Featured Research

from universities, journals, and other organizations

Systems Biology Approach Identifies Nutrient Regulation Of Biological Clock In Plants

Date:
March 29, 2008
Source:
New York University
Summary:
Using a systems biological analysis of genome-scale data from the model plant Arabidopsis, researchers have identified that the master gene controlling the biological clock is sensitive to nutrient status. This hypothesis derived from multi-network analysis of Arabidopsis genomic data, and validated experimentally, has shed light on how nutrients affect the molecular networks controlling plant growth and development in response to nutrient sensing.

Using a systems biological analysis of genome-scale data from the model plant Arabidopsis, an international team of researchers identified that the master gene controlling the biological clock is sensitive to nutrient status. This hypothesis derived from multi-network analysis of Arabidopsis genomic data, and validated experimentally, has shed light on how nutrients affect the molecular networks controlling plant growth and development in response to nutrient sensing.

The study was conducted by a team of researchers at New York University's Center for Genomics and Systems Biology, Chile's Pontificia Universidad Católica de Chile, Dartmouth College, and Cold Spring Harbor Labs. The study's lead authors are Rodrigo A. Gutiérrez of the Pontificia Universidad Católica de Chile and Gloria Coruzzi of NYU's Center for Genomics and Systems Biology.

They note that the systems biology approach to uncovering nutrient regulated gene networks provides new targets for engineering traits in plants of agronomic interest such as increased nitrogen use efficiency, which could lead to reduced fertilizer cost and lowering ground water contamination by nitrates.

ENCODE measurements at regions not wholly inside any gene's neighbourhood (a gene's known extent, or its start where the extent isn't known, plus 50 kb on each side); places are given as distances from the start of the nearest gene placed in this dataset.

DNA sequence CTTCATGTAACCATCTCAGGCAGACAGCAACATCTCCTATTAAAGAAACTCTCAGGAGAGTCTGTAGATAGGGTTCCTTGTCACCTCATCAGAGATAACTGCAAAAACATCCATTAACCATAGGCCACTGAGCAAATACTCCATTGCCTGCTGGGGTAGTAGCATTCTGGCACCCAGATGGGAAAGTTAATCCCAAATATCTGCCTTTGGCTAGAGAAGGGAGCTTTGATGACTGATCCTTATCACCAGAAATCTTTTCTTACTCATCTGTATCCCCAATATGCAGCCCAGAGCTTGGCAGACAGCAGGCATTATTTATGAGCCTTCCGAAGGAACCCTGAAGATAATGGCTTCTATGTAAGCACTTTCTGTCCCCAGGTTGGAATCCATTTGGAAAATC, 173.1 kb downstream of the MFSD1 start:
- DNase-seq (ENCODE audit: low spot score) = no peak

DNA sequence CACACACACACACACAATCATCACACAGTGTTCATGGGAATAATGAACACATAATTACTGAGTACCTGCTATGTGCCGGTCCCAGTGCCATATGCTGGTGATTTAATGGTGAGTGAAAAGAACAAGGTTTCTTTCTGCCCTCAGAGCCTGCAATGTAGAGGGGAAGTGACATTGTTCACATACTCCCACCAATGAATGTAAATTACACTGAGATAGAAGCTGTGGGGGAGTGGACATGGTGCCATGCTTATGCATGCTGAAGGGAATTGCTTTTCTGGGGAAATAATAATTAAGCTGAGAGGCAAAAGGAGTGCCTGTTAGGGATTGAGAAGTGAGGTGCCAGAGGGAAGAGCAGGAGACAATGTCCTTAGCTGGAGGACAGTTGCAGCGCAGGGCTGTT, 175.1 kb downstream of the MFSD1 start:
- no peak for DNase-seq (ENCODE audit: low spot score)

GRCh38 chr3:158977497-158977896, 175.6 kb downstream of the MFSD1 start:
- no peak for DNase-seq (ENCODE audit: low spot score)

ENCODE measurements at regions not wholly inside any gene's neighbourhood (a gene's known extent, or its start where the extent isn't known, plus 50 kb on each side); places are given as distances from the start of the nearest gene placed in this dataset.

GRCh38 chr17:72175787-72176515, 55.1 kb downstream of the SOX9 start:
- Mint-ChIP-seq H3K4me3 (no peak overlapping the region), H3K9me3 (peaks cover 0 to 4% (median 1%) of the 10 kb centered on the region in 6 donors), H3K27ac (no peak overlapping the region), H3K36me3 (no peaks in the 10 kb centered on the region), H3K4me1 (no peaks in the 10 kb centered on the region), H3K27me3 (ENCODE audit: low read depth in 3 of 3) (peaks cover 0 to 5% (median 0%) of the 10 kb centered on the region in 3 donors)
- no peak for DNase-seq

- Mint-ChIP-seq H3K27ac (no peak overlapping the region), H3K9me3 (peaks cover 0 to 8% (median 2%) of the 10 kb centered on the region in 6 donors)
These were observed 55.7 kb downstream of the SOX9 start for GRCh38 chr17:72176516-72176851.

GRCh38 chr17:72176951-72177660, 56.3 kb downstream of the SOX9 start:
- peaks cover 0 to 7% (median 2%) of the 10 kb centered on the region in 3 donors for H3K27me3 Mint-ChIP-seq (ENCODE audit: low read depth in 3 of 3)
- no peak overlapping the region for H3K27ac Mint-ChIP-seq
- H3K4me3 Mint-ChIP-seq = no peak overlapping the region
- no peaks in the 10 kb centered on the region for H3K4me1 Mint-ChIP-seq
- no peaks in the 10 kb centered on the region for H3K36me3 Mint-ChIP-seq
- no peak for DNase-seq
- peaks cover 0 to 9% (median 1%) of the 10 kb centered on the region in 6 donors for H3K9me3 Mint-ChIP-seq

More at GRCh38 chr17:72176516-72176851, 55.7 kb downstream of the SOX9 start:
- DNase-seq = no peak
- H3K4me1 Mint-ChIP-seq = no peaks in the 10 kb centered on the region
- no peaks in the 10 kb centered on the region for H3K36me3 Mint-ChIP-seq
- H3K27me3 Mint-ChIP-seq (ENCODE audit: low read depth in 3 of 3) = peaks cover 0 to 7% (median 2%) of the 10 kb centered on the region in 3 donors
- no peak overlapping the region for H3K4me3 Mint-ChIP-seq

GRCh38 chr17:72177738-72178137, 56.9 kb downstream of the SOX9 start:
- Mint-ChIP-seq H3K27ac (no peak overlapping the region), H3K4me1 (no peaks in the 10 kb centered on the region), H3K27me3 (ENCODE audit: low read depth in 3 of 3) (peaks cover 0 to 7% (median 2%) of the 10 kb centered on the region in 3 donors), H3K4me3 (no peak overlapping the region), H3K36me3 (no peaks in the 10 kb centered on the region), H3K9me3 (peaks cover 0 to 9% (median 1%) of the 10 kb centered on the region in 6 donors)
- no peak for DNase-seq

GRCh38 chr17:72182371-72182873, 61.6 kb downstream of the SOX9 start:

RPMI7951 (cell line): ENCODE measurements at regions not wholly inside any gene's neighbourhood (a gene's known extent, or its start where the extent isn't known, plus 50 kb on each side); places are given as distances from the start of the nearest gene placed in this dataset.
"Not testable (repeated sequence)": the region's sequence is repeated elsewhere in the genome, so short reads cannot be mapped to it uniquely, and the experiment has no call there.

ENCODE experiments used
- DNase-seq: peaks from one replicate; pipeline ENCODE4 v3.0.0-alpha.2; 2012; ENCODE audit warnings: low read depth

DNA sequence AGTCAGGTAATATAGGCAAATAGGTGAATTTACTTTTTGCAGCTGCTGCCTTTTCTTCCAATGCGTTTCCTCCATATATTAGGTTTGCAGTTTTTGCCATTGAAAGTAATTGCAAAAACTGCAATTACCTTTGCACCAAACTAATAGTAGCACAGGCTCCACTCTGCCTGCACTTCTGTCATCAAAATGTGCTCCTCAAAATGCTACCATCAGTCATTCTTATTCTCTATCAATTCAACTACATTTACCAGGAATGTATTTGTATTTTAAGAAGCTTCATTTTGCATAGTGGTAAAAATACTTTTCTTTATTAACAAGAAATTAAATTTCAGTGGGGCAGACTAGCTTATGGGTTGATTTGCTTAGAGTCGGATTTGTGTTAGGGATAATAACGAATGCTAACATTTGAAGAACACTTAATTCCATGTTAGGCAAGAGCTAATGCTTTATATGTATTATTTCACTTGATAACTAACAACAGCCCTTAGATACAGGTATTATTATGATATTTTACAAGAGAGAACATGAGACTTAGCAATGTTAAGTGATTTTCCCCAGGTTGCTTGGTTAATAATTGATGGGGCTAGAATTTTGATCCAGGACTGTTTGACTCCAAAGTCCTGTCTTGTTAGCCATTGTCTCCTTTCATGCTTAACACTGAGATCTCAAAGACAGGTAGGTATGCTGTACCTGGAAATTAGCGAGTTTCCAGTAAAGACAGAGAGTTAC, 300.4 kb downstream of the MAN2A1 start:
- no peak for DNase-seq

Scientists have previously studied how nitrogen nutrients affect gene expression as a way to understand the mechanisms that control plant growth and development. Nitrogen is an essential nutrient and a metabolic signal that is sensed and converted, resulting in the control of gene expression in plants. In addition, nitrate has been shown to serve as a signal for the control of gene expression in Arabidopsis, the first flowering plant to have its entire genome sequenced. There is existing evidence, on a gene-by-gene basis, that products of nitrogen assimilation, the amino acids glutamate (Glu) or glutamine (Gln), might serve as signals of organic nitrogen status that are sensed and in turn regulate gene expression.

To identify genome-wide responses to such organic nitrogen signals, the researchers treated Arabidopsis seedlings with inorganic nitrogen (N) in both the presence and the absence of chemicals that inhibit the assimilation into organic N and conducted a genome-wide analysis of all genes whose expression responds to inorganic or organic forms of nitrogen. Using an integrated network model of molecular interactions for Arabidopsis--constructed by the researchers--in which approximately 7,000 genes are connected by 230,000 molecular interactions, they uncovered a sub-network of genes regulated by organic nitrogen that includes a highly connected network "hub" CCA1, which controls a plant's biological clock, and target genes involved in nitrogen assimilation.

The findings thus provide evidence that plant nutrition, like animal nutrition, is tightly linked to circadian, or biological clock, functions as scientists have previously hypothesized. Other researchers have recently found that the central clock gene Per2 is necessary for food anticipation in mice. This study indicates that nitrogen nutrition affects CCA1, the central clock gene of plants, suggesting nutritional regulation of the biological clock occurs in plants.